Composer Pamela J. Marshall (b.1954) writes chamber, orchestral, choral, and electronic music. Nature and environmental themes run through Marshall’s music. There are influences of Bartok, Messiaen, jazz, and American songs from the 1800s. Clever twists, humor, beautiful melody, and wild noise sometimes occur. She loves obscure American folk music, bird songs, and any kitchen object that makes an interesting noise.
Much of Marshall’s music is rhythmically complex, with the goal of a fluid but irregular rhythm. Her music has a rich harmonic palette, euphonious with 3rds and 6ths, or spiked with dissonance. Climactic passages occasionally veer toward modal harmonies.
Her larger works include The Future of Life for chorus, trombone, and piano, premiered by the Master Singers of Lexington MA. The International Horn Society Workshop in Memphis commissioned Walden at Evening in 2013 for horn, percussion and chorus, with soloist Jonathan Boen. The South Beach Chamber Ensemble has championed Marshall’s music in Florida and at their Wisconsin summer festival, performing her string quartet Truth Becoming and commissioning the 30-minute Quinteto sobre los Poemas de Carlos Pintado for piano and strings.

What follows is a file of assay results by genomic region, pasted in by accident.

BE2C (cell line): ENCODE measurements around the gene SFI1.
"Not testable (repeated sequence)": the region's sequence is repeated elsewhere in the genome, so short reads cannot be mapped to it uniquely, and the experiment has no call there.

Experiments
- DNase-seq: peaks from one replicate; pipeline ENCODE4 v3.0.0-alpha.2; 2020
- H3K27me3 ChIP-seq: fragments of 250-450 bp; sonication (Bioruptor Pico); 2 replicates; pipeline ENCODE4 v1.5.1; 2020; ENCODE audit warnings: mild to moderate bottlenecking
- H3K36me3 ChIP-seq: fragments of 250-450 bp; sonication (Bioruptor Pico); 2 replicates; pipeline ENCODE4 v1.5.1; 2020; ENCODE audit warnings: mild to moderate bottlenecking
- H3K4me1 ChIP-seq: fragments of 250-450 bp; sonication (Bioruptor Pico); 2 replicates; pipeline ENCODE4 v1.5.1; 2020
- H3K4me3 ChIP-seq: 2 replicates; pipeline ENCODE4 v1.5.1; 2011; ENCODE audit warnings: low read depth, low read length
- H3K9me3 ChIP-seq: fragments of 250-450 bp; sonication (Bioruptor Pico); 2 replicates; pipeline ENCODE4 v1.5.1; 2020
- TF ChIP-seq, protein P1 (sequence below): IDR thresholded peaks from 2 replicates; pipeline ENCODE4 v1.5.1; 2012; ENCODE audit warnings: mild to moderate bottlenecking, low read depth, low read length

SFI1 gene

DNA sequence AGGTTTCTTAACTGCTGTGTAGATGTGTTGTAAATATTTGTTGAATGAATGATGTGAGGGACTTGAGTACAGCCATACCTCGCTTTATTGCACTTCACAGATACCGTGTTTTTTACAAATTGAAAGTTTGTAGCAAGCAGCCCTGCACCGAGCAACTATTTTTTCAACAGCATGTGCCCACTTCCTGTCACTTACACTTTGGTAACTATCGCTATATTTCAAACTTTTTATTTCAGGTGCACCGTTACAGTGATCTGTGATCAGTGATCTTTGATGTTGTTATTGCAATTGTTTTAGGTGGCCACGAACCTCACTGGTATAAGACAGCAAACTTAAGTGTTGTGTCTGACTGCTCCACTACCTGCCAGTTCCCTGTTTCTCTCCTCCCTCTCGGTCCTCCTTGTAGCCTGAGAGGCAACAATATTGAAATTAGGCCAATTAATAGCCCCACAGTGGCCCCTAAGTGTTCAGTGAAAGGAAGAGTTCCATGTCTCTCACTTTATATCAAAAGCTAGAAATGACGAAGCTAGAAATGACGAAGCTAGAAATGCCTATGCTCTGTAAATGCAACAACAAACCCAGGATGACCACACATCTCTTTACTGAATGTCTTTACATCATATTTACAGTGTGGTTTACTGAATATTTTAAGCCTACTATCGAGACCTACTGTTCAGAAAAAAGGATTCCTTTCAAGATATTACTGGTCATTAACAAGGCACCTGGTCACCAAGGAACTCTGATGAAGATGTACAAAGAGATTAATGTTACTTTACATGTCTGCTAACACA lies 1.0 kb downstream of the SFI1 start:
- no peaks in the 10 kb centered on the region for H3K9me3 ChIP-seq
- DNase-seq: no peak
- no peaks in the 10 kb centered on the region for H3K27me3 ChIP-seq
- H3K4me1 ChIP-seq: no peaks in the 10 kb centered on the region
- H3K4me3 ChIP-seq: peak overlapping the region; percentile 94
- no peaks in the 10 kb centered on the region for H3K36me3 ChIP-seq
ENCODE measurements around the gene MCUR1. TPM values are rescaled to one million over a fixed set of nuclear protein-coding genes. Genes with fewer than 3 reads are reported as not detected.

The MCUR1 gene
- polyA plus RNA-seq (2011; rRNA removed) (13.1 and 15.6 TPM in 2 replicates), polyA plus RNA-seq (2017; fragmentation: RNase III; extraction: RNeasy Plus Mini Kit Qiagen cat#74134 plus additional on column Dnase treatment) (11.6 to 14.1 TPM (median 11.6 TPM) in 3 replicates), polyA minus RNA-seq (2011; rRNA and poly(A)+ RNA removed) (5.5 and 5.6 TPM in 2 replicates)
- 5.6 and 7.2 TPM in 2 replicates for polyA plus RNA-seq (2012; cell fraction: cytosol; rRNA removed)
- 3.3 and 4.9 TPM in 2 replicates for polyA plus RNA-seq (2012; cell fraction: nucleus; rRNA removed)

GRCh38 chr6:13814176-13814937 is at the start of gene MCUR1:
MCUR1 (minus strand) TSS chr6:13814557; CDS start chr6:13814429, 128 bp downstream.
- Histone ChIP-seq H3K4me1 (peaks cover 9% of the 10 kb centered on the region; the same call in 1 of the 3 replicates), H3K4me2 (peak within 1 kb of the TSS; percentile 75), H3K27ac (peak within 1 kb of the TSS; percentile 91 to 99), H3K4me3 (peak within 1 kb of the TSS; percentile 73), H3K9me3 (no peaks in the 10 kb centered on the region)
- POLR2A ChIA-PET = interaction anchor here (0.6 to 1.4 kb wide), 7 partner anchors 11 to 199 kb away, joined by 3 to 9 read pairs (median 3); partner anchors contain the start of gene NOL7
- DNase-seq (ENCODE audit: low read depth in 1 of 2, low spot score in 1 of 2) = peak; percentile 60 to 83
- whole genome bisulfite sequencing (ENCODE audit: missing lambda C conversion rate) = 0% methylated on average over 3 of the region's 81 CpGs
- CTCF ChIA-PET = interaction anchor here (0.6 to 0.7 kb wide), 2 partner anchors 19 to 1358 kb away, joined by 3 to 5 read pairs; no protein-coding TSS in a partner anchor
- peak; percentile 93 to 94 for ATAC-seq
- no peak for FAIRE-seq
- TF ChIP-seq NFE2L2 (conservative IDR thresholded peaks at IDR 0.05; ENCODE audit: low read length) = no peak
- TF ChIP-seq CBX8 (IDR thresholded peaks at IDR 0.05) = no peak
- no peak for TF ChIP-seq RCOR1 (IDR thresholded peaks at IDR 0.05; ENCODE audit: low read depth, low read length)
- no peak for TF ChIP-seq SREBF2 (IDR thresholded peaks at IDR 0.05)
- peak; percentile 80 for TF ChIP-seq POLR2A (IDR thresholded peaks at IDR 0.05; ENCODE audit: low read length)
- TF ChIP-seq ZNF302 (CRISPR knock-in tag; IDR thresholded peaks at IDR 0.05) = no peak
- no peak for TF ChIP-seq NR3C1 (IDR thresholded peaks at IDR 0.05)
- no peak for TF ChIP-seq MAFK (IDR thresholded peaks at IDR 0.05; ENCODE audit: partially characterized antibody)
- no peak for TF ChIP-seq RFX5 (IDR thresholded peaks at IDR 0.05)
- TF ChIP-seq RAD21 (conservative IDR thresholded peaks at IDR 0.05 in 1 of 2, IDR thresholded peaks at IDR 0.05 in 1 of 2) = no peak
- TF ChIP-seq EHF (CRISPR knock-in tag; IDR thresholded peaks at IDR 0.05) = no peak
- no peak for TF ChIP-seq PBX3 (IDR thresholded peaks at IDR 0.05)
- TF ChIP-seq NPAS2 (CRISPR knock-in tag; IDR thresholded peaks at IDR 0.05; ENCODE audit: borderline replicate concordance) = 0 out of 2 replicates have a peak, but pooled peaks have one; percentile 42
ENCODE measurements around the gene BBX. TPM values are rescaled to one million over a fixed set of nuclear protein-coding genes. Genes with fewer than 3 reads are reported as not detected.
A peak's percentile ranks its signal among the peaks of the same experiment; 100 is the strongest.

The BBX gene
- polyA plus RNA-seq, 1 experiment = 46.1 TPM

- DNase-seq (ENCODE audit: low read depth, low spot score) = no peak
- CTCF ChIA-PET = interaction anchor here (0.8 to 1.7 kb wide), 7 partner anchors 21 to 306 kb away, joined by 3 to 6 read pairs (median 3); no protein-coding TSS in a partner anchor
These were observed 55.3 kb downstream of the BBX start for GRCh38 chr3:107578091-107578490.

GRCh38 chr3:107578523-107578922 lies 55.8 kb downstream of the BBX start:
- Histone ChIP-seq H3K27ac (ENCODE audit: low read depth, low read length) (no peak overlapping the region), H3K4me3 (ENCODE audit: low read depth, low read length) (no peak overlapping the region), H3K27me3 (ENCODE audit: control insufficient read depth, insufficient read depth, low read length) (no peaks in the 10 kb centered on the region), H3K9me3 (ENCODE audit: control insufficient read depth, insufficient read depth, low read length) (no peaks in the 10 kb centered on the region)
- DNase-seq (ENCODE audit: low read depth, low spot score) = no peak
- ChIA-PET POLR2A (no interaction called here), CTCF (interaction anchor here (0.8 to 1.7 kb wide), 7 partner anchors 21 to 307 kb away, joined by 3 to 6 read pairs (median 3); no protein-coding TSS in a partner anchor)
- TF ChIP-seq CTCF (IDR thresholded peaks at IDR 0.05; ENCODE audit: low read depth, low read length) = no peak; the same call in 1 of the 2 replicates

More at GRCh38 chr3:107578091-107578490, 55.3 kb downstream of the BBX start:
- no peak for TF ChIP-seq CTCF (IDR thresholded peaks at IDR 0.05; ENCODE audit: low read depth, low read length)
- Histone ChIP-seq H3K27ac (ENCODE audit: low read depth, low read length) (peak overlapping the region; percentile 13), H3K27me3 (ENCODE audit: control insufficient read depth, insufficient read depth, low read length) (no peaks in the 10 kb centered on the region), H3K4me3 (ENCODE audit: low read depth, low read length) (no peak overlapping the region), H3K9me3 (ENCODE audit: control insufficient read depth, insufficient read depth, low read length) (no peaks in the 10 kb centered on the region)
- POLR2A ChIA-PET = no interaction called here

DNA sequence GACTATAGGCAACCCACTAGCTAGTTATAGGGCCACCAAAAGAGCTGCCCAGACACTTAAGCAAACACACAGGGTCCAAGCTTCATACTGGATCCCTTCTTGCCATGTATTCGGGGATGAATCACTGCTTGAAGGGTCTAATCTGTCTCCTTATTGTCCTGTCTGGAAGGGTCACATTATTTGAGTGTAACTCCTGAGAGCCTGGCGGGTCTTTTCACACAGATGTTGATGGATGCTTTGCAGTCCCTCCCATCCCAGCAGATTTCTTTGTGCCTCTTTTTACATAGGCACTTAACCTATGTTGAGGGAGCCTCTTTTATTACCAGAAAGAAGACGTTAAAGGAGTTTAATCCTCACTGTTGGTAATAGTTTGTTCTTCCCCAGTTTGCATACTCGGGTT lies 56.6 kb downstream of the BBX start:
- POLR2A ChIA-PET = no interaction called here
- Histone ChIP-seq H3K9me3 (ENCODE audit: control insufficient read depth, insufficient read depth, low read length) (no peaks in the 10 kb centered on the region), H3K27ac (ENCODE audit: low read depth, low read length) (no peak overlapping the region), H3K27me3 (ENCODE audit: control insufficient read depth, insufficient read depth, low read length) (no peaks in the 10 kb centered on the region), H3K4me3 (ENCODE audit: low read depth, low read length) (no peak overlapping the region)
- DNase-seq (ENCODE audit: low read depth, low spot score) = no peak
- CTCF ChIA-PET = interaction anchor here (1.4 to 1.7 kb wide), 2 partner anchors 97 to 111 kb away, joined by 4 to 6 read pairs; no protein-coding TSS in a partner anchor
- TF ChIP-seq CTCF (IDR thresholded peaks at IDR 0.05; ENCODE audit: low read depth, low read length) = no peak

Marshall is also fond of miniatures and solo pieces: she has created several one-minute pieces for Composer’s Voice in New York and has written a series of poetry-inspired solos for various instruments.
Marshall has degrees in composition from the Eastman and Yale Schools of Music, where her teachers included Jacob Druckman, Betsy Jolas, and Samuel Adler. She plays French horn, leads improvisation workshops, records nature soundscapes, and designs websites. She is on the the Board of the International Alliance for Women in Music (www.iawm.org) and does graphic design for her local orchestra.